Wednesday, September 28, 2016


Now that the excitement brought on by the Rio Olympics has died down, it is time to have a sober second look on how well Canada’s athletes have done and consider this record in planning for the Tokyo Olympics in four years.

The 4 gold, 3 silver and 15 bronze medals won by our athletes add up to a total of 22, which puts Canada into 10th place.[i] This rank has received the bulk of media attention and is remarkably good, given that 207 teams had been in the competition and 86 of them had won at least one medal.

One problem with using the sum of medals as a metric of success in the minds of many is that it counts equally medals of all colours. For this reason, some prefer ranking on the basis of gold medals won. By this standard, Canada has achieved a very respectable rank of 21st.

Another method is used widely to take account of the fact that medals are of different colour. It assigns 4 points for gold, 2 for silver and 1 for bronze. Canada’s medal count weighted in this way comes to 37, which puts Canada in an excellent 17th  place.

However, these rankings fail to account of differences in the size of countries that sent teams to Rio. Canada is in 33rd place on a list of all countries ranked by the number of medals won for every million of people.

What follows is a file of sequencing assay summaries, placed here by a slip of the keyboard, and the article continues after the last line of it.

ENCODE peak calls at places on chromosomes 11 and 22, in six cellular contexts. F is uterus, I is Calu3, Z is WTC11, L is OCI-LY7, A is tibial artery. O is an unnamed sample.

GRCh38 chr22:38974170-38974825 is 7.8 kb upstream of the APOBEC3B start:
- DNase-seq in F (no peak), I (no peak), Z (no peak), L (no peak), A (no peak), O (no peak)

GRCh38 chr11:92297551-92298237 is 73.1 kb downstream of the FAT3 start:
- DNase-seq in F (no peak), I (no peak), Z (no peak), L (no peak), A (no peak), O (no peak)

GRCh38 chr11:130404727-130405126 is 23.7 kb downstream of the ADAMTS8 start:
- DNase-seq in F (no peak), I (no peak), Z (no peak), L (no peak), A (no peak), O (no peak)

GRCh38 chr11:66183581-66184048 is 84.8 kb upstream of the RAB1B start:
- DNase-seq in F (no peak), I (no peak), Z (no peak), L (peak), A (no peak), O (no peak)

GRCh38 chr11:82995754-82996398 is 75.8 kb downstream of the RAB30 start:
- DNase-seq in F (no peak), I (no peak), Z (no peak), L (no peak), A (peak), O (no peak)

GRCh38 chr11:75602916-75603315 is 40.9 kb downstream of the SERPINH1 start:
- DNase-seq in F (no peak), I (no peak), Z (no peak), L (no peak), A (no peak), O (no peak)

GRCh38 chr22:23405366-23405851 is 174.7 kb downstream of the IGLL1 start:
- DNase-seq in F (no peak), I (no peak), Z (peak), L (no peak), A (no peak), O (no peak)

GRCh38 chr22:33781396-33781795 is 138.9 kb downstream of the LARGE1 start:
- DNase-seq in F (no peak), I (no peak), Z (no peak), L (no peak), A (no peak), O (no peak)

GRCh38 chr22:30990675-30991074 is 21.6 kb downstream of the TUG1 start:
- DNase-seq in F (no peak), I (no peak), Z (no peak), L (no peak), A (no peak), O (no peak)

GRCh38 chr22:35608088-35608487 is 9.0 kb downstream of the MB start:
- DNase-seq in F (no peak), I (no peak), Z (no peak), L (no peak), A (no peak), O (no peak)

Canada is in 62nd place according to the count of medals won per billion dollars of national income, which reflects the availability countries’ financial resources used for training and selecting athletes.

Team Size and Medals

There is one final and important metric used for ranking countries. It is based on data shown in the table below: the weighted number of medals won and the size of the team, which allows calculation of the percent of team members who have won a medal (the ratio of team size over the number of medals).